T&T’s cohesiveness comforts President Weekes
President Paula-Mae Weekes is paying tribute to the East Indian and national community, saying “while we may be a work in progress, there is evidence that we may yet claim a place of leadership in the matter of living in harmony.”
This as the country celebrates the 173rd anniversary of the arrival of Indentured labourers from India.
In the lead up to today’s Indian Arrival Day celebrations, national attention has been focused on Nafesa Nakhid, an on-the-job-trainee who was not allowed to take up an appointment at the Lakshmi Girls’ Hindu College because she was wearing a hijab.
But Weekes is urging that as a nation we “continue to embrace the possibilities for greater cohesiveness,” even as “characteristics of our various origins are clearly recognisable.”
Weekes observed that while modern technology has made it “almost impossible” for any nation to be insulated from what is happening in other parts of the world, “so the possibilities of influence are very real,” and while T&T is not the only country that can boast of “diversity in its population,” there is, she said, “a Trinidad and Tobago brand that has enabled us to avoid serious manifestations of discord, as has been and even now is being experienced, in many parts of the world.”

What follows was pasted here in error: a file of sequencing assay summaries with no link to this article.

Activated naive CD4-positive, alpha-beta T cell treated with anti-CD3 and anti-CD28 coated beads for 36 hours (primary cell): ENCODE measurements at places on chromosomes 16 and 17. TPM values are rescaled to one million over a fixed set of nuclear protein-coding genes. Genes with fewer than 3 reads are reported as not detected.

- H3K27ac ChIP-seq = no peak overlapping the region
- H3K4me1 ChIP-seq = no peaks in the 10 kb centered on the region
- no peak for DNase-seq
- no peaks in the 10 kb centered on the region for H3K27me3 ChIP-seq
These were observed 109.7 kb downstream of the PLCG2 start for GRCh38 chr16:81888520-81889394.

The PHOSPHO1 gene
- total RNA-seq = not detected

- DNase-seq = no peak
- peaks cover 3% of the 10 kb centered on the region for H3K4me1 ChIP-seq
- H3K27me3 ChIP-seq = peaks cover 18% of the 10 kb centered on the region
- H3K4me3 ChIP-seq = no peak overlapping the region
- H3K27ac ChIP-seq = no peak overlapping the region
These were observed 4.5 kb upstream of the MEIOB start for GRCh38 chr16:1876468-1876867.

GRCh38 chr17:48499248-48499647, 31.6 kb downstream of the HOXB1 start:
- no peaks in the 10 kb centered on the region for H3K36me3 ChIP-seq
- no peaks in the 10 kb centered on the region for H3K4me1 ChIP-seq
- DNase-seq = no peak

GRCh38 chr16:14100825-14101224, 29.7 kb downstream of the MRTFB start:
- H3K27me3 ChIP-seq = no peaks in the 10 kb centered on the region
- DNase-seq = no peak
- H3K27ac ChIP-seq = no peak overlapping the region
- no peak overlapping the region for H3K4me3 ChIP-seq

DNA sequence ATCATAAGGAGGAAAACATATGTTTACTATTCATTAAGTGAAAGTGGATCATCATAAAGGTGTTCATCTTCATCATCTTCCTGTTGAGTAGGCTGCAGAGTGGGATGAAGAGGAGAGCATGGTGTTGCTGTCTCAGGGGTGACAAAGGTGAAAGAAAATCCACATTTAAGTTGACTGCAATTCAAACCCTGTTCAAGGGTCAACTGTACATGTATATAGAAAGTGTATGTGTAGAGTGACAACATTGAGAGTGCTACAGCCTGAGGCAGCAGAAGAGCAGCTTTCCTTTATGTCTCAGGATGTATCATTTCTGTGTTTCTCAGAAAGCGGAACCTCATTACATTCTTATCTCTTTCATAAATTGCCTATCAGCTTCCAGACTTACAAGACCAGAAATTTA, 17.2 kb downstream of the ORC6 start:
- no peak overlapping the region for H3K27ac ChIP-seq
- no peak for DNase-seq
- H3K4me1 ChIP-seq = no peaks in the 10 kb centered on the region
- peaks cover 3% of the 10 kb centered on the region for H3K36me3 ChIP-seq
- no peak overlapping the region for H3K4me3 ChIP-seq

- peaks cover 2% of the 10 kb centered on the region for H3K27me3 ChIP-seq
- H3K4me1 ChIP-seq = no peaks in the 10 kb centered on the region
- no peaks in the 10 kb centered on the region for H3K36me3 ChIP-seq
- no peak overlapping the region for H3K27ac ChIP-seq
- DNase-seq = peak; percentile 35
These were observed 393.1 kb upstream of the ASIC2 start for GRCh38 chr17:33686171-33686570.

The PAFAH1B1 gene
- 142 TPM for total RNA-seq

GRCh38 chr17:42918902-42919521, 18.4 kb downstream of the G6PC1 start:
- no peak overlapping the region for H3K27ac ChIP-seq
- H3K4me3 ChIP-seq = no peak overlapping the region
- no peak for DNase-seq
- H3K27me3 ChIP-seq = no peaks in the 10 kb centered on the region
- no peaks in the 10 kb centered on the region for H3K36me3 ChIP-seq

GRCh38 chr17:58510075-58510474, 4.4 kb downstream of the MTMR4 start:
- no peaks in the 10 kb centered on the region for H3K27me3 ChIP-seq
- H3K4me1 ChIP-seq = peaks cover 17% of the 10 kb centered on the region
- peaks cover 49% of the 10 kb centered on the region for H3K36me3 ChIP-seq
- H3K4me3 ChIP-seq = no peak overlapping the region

The contribution of persons of Indian origin to Trinidad and Tobago, she said, “remains current, not confined to history, and is visible in every sphere of national life.”
She observed that while the day brings into focus “our compatriots of East Indian origin, this should be also a time of celebration for all of us.”
The President observed that the seed planted by the indentured labourers who came in 1845 and others who followed from the Indian subcontinent, “has flourished and has added considerably to our signature as a nation.”
She noted that the circumstances of arrival in T&T were such that those who came “clung tenaciously to family and customs,” in what could be described as a “means of survival in an environment that hardly provided evidence of the possibility of a better life than that which was left behind, having crossed the Kalapani with so much hope.”
Their vision for themselves and their progeny, Weekes said, did not match the purpose of those who held authority over them.
“However, by dint of sacrifice and faithfulness to the lessons learned from the civilization that had nurtured them, they built their security and contributed their distinctive strands to the tapestry of this Nation, in several aspects of our culture including our culinary arts and music,” she said.
The recently opened Mud House Museum, located in a house that was built in 1885 at Siparia Old Road in Fyzabad, Weekes said, bears testimony to the East Indian presence in our history, as does the Indian Caribbean Museum of Trinidad and Tobago that was opened on May 7, 2006, at Orange Field Road, Waterloo.